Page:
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Drew A. Kelley is a daily newspaper photojournalist based in Southern California. Whenever possible, tries to work in black and white film when deadlines do not require immediate processing after an event. His uses film for his own passion projects. He finds inspiration by visiting art galleries, used book stores or searching for new music, and in newspaper reports. His love for photojournalism is equal to his love of art.

Tell us a bit about yourself, where were you born, where do you live now, how did you become interested in photography?

I was born in Long Beach, California in the mid 1980’s but I grew up in Chino Hills, a suburb outside Los Angeles. Living in Southern California during the 1990’s, my love for photography grew concurrently with my passion for skateboarding. Anytime we went out, I brought my camera and tried to capture the perfect moment. Eventually I started documenting the culture behind skateboarding and that’s when my passion for photojournalism began.

Where do you find inspiration?

My quick answer is reading newspapers.

Other than newspapers, I find inspiration by visiting art galleries, used book stores or searching for new music. It’s hard to explain the feeling of listening to a good song for the first time but that vibe inspires me to create something equally as great. Used books also provide me with that same level of inspiration. Flipping through pages of photographs by photojournalists before me is very grounding and encouraging at the same time.

Do you have any favourite artists/photographers?

My love for photojournalism is equal to my love of art. Photojournalists like Matt Black, Sebastião Salgado and James Nachtwey have been a constant inspiration throughout my career but artists like Sofia Enriquez and Carlos Ramirez, from the California high desert, equally inspire me with their work. It has always been important to me to stay open and allow inspiration to come from anywhere and everywhere.

What do you want to express through your photography? What are some of the elements you always try to include in your photographs?

I strive to express as little as possible in my work. My goal is to accurately document, without bias, the lives of people that lack a voice. Style wise, I am obsessed with moments and layers. I feel I’ve done something right if the viewers’ eyes are moving around the photograph and not moving to the next.

Do you have a favourite place to photograph?

My favorite place to photograph is any place that hasn’t been overly documented. I am drawn to places and sub cultures that aren’t easily accessible. If I am not giving my audience the opportunity to see something they typically couldn’t then I’m not doing my job.

You are a documentary photographer. What happens when you go out with your camera? Do people respond positively to you, or do you sometimes get negative reactions? If yes, how do you handle it?

When I document news events, the subjects are typically indifferent and my job is clear. Outside of news events, rapport is of the upmost importance. Repeatedly visiting people or places is essential to put your subjects at ease. My end goal is to earn the ability to be a fly on the wall.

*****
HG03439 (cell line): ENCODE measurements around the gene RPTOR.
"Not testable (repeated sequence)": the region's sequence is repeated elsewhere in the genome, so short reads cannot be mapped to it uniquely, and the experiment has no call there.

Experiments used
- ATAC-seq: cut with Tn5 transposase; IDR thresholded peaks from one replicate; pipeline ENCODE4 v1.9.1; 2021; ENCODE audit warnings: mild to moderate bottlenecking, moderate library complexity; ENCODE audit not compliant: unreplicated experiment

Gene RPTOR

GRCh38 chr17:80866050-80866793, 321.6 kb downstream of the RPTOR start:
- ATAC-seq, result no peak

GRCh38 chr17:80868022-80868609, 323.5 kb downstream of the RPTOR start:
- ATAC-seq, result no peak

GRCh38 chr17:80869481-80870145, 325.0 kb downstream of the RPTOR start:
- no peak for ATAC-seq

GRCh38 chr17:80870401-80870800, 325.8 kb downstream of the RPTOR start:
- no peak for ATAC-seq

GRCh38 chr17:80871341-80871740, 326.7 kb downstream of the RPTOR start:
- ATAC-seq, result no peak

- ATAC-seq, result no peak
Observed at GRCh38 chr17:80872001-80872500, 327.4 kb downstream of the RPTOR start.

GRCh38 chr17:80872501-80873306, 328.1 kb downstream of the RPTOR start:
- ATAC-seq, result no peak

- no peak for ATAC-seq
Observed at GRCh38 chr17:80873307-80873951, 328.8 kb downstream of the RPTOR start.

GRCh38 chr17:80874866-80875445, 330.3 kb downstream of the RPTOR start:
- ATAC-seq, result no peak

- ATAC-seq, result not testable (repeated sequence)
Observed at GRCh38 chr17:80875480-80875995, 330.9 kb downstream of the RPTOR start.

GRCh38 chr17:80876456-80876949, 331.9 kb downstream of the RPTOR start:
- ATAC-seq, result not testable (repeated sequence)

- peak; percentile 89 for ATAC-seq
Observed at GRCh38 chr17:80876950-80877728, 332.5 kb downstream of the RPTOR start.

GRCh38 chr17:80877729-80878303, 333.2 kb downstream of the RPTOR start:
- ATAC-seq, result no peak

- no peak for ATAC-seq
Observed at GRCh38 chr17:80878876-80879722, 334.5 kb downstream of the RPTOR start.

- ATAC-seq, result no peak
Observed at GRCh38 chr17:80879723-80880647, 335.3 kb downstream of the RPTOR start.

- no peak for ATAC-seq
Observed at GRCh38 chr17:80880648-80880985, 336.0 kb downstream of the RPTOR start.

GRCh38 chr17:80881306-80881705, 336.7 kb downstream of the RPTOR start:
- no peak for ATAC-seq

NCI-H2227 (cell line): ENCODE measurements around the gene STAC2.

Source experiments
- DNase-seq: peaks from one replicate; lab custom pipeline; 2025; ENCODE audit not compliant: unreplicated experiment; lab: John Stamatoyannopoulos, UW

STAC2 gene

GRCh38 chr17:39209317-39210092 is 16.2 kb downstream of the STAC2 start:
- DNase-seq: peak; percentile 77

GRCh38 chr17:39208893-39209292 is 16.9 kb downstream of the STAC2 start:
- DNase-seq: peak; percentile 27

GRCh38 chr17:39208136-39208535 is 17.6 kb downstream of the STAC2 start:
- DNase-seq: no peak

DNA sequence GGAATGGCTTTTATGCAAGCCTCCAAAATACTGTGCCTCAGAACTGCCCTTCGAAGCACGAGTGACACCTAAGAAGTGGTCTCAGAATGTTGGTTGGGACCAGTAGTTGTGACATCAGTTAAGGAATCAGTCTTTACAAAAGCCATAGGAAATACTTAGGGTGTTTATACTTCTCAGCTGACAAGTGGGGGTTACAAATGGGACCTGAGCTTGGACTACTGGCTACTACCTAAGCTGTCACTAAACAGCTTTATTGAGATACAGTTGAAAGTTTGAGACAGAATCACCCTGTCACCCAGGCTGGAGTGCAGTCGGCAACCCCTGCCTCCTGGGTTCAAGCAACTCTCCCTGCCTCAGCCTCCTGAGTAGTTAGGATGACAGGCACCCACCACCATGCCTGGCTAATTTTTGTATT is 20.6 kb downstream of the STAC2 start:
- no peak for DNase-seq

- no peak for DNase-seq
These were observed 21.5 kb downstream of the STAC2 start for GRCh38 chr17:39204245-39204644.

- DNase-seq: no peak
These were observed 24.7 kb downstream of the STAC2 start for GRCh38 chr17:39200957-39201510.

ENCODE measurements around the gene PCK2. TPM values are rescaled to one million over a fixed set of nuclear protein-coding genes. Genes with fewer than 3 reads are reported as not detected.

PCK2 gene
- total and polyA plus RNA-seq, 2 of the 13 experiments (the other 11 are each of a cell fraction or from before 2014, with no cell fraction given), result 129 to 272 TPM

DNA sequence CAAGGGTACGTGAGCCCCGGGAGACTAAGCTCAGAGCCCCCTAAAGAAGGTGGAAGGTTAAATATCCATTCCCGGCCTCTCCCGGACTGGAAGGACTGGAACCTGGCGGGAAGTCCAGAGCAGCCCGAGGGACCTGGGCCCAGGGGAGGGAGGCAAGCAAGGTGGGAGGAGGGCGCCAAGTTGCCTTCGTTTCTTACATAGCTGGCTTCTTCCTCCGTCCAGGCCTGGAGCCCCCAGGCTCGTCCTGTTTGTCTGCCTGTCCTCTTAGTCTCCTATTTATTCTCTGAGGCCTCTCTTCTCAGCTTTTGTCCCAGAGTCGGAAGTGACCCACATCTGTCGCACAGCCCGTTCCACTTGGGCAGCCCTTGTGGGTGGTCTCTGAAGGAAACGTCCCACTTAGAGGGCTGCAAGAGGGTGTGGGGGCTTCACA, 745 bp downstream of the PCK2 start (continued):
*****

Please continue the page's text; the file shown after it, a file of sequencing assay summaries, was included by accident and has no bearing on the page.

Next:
When you take pictures, do you usually have a concept in mind of what you want to shoot, or do you let the images just "come to you", or is it both?

I’ve learned not to previsualize too much. Early in my career I would think of the perfect image as I drove to my assignment. Rather than flowing with my subject and capturing natural moments, I would be chasing an idealized photo in my mind. Having a goal or the ability to previsualize is important but being able to react to what is in front of you is even more valuable.

Does the equipment you use help you in achieving your vision in your photography? (What camera do you use? Do you have a preferred lens/focal length?)

I don’t think it matters what camera you use, your vision is your vision, unless the camera you are using is technically getting in the way. I strictly use Canon SLRs because I know the controls by heart. Currently, I can move fluidly as I work with my subjects but if I needed to relearn my equipment I wouldn’t be able to capture the same moments.

What are some of your goals as a photographer? Where do you hope to see yourself in five years?

My goal as a photojournalist is simply to shoot more. In five years I hope to see myself working more with film, either black and white or color.

Are there any special projects you are currently working on that you would like to let everyone know about?

I am currently working on my second solo show featuring the project, Vecinos*. The exhibit is in the beginning stages and will first be shown in Los Angeles, California.

“When I am not out photographing, I (like to)…

...I’m learning new cooking techniques and recipes or hiking with my dog Shiloh.

Thank you Drew!

All photos © Drew A. Kelley

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* You can see some of Drew´s Vecinos project right here in the magazine.

© 2020 THE PICTORIAL-LIST | photographs © of their respective artists.

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